capital punishment?

Discussion in 'Ethics, Morality, & Justice' started by OptimusRoo, Sep 14, 2015.

?

do you believe in capital punishment?

  1. yes

    11.1%
  2. no

    88.9%
  1. OptimusRoo Registered Member

    Messages:
    18
    I live in britain and know that crime mostly does pay, in our prisons you get a room a bed 3 meals a day with exercise, benefits, money to spend and even games consoles or pets if you want them.

    Not to mention our prisons are over crowded and the more minor crimes are merely rewarded with a slap on the wrist.

    Do you think britain should bring back capital punishment?
     
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  3. Bowser Life is Fatal. Valued Senior Member

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    6,151
    I think it depends on which crimes you wish to punish. I can't imagine incarceration being pleasant under any circumstance. Those I know who have done time in our local systems have no wish to return. I haven't given capital punishment much thought, but when I think of the likes of Jeffery Dahmer, it seems desirable.
     
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  5. joepistole Deacon Blues Valued Senior Member

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    22,875
    European prisons are much nicer than American prisons. American prisons are Spartan by comparison.

    For particularly heinous crimes and where guilt is certain, capital punishment is warranted.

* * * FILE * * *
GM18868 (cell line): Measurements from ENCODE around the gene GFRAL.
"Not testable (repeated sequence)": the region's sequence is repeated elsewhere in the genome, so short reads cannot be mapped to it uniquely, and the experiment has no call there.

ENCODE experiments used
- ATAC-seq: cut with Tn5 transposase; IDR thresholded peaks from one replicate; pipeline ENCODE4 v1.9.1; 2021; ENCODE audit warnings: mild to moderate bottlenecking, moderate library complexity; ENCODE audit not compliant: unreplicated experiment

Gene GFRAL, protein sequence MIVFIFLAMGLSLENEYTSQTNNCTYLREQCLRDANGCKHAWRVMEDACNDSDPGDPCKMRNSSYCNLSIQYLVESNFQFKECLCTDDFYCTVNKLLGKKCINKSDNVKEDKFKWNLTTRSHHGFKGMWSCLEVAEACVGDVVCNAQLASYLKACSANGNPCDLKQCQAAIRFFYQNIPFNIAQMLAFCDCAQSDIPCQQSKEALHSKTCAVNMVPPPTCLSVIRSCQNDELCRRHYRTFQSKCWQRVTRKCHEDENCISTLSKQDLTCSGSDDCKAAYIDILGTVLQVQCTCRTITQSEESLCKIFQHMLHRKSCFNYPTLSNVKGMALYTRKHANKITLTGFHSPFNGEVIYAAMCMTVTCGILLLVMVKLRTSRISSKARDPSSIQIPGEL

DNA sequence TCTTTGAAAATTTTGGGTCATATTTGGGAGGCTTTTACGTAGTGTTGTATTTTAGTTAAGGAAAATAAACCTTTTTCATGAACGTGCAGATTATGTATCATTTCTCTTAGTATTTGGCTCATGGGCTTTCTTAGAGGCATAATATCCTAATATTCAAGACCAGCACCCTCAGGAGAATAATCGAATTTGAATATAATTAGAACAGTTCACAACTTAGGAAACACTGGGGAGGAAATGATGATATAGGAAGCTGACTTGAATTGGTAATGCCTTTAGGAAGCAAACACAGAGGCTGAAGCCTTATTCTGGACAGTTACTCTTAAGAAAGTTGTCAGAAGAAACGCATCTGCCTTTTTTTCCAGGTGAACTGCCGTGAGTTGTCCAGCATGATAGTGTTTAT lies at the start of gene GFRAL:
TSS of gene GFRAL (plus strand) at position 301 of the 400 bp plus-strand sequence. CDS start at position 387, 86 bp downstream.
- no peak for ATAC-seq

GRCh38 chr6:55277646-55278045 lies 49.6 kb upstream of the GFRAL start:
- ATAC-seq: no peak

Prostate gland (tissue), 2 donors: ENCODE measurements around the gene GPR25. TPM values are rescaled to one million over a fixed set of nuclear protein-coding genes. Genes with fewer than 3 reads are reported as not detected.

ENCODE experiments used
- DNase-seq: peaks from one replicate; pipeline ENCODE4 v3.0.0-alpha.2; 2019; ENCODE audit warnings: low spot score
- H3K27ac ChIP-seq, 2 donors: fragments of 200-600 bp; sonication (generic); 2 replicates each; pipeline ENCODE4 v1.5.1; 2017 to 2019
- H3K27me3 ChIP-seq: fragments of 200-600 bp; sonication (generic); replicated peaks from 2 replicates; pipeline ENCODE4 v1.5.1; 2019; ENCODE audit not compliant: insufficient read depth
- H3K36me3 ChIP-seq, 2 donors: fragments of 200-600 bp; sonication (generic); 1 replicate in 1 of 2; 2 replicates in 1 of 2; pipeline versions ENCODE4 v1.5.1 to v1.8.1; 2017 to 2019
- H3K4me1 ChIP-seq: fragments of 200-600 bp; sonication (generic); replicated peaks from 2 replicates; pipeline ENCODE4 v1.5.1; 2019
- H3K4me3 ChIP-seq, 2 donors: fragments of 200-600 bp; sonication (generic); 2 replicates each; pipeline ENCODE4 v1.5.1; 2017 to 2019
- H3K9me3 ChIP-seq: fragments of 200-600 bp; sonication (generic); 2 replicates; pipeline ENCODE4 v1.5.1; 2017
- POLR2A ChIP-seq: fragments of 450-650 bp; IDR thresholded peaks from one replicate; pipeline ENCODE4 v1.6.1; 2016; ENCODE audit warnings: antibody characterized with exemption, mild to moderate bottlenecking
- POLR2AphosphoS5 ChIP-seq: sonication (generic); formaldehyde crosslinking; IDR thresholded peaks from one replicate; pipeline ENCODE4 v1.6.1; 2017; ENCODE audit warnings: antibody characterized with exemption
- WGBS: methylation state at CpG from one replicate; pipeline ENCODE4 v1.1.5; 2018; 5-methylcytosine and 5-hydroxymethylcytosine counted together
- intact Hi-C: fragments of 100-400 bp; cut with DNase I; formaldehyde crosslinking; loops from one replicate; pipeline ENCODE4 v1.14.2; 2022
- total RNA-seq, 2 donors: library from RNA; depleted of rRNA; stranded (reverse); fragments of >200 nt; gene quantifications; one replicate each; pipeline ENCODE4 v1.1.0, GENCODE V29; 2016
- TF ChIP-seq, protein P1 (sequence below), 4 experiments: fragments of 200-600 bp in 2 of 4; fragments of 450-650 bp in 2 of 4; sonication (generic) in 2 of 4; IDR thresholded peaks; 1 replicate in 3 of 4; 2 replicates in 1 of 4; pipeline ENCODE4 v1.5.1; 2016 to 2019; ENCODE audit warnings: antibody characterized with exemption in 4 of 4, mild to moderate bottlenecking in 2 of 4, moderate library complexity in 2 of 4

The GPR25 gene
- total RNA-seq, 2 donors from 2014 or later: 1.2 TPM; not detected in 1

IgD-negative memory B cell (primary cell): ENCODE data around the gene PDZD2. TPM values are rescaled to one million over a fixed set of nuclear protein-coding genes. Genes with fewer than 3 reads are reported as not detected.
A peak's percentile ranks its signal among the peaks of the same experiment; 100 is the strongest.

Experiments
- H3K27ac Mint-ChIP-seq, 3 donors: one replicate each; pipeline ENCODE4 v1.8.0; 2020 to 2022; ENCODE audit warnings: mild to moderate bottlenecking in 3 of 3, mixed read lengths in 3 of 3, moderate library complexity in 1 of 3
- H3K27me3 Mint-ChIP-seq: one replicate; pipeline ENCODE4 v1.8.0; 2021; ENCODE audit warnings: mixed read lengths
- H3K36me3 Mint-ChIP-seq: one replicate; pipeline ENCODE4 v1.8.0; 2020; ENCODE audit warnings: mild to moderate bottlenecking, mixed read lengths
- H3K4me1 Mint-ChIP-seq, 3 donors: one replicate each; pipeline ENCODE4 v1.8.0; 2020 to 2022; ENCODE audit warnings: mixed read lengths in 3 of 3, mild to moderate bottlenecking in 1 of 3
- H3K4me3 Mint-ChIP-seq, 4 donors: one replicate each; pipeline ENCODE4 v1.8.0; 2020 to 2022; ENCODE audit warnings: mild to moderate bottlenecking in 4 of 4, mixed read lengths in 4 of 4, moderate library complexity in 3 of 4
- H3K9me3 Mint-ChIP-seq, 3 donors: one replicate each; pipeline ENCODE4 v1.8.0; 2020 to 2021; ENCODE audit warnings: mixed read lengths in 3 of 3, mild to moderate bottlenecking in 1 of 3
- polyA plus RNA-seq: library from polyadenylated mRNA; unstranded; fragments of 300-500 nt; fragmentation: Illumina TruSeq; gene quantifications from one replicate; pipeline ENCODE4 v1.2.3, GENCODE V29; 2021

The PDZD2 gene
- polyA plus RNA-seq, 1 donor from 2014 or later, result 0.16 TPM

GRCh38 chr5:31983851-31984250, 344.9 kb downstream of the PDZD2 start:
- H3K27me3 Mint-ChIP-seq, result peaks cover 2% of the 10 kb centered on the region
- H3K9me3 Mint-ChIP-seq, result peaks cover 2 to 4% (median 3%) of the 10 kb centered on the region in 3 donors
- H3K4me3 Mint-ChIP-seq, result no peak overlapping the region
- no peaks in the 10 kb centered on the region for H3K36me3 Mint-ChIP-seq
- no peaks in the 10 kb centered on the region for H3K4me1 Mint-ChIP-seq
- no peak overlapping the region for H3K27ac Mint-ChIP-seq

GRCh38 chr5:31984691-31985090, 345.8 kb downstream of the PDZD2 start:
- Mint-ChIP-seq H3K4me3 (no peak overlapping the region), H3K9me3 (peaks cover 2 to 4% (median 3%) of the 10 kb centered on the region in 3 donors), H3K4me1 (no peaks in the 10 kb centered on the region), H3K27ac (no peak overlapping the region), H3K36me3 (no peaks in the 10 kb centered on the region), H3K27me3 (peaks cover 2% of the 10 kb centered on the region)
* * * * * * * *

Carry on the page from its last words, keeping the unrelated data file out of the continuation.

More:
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  7. iceaura Valued Senior Member

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    24,279
    Allowing one's government to kill its citizens on purpose - for any reason - is a famously bad idea. We have a thousand years of experience and history to look at, and the lesson is: don't do that.
     
  8. joepistole Deacon Blues Valued Senior Member

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  9. iceaura Valued Senior Member

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    24,279
    Do you have a point, or are you just having fun linking to articles?

    Here's a much more thorough and well - supported article: http://www.deathpenaltyinfo.org/discussion-recent-deterrence-studies

    Does it establish "facts" too? Or are only some articles "facts" and others not?

    How about this one: http://onlinelibrary.wiley.com/doi/10.1111/j.1745-9125.2009.00168.x/abstract ?